Obscenity or art? A Broward County art teacher faces a three-day suspension for showing nudity to her students at Western High School in Davie. Brenda Fischer showed her students a video that included nude models in what some students called sexually suggestive positions. The veteran teacher will fight the suspension, and the teachers union is backing her. “She teaches art. The video was art,” said union president Anna Fusco. The school board consider the suspension Tuesday. Sun Sentinel.

Teachers accused: A Broward County mother wants a school administrator disciplined after he grabbed her 8th-grade daughter’s leg and caused her desk to overturn at William Dandy Middle School in Fort Lauderdale. The girl was treated at the hospital for leg and back injuries. WSVN. A Volusia County teacher is on administrative leave while sexual misconduct accusations against her are investigated. Sheriff’s deputies say they were contacted by a Department of Children and Families case worker about an allegation filed against New Smyrna Beach High School math teacher and basketball coach Megan Parris. Daytona Beach News-Journal.

Student stabbed: A Broward County student is arrested for stabbing a classmate in the leg during a fight after school Friday in the parking lot at Coral Springs High School. The injuries were not believed to be serious. Police say the fight was about a female student. WPLG. Miami Herald.

Students arrested: A 17-year-old Flagler County student was arrested Friday after posting messages on Snapchat that he planned to “shoot up” Flagler Palm Coast High School. He said it was a “stupid joke.” The student was arrested twice and accused of raping children five and seven years ago. He was convicted in one case and sentenced to a diversion program Daytona Beach News-Journal. Flagler Live. Volusia County deputies say a Deltona High School student was arrested after sending a prank bomb text message to a friend at River Springs Middle School. The 18-year-old student said the message had been sent to him by someone he didn’t know, and he sent it on to his friend as a “joke.” Daytona Beach News-Journal.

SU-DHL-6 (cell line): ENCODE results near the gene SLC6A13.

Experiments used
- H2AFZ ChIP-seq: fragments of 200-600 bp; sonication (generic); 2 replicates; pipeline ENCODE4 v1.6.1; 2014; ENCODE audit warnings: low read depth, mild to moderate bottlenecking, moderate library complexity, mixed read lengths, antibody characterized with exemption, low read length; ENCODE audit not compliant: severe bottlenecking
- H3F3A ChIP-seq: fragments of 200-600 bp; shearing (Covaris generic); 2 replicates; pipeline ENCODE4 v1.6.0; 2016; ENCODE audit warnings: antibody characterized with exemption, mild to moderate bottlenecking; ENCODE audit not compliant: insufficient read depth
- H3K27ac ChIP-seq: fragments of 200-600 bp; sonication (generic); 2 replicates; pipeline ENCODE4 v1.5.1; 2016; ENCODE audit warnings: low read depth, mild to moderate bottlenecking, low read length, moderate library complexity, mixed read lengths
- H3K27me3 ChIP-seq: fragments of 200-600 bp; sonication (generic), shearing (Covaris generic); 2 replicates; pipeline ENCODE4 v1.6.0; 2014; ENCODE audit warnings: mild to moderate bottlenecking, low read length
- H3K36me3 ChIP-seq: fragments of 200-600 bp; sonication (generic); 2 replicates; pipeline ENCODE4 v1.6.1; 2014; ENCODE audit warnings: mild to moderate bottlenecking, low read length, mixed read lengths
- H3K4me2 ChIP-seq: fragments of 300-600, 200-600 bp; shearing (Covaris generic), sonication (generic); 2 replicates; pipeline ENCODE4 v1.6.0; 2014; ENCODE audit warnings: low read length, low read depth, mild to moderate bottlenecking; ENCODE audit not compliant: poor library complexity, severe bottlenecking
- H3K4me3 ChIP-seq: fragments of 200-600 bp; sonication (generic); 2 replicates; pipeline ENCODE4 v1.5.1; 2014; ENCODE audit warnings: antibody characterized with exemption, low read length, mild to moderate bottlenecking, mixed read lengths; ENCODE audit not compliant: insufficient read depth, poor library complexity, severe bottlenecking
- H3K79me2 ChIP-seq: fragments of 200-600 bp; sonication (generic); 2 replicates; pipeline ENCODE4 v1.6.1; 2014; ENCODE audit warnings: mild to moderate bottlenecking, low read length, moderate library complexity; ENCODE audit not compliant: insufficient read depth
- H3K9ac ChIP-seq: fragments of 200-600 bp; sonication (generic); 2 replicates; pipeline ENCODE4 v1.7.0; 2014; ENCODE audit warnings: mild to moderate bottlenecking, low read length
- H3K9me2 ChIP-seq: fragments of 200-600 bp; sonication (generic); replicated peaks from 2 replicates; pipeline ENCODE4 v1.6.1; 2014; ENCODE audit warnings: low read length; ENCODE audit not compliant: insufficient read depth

Opinions on schools: In the spirit of fairness, the Legislature should develop a documented methodology for distributing hundreds of millions of dollars from the federal Child Care and Development Fund. Sarasota Herald-Tribune. It should shame the state’s leaders that Florida is one of the very worst states for funding public education. But it doesn’t. Instead, the governor and legislature are on a crusade to divert even more money to private, often religious, schools. Palm Beach Post. If the Duval County School District is to gain voter approval of a sales tax or property tax increase to fund its massive facilities plan, then it needs to proactively address its own riverfront administration building. Florida Times-Union.

Student enrichment: Students from Pine Forest High School in Pensacola build 10 octagonal picnic tables for the Epps Christian Center so that the homeless people who get meals there will have a place to sit. Pensacola News Journal. Leesburg High School’s Students in Action club creates a clothing boutique to make sure less fortunate students have formal clothes to wear to prom. Orlando Sentinel.

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BY NextSteps staff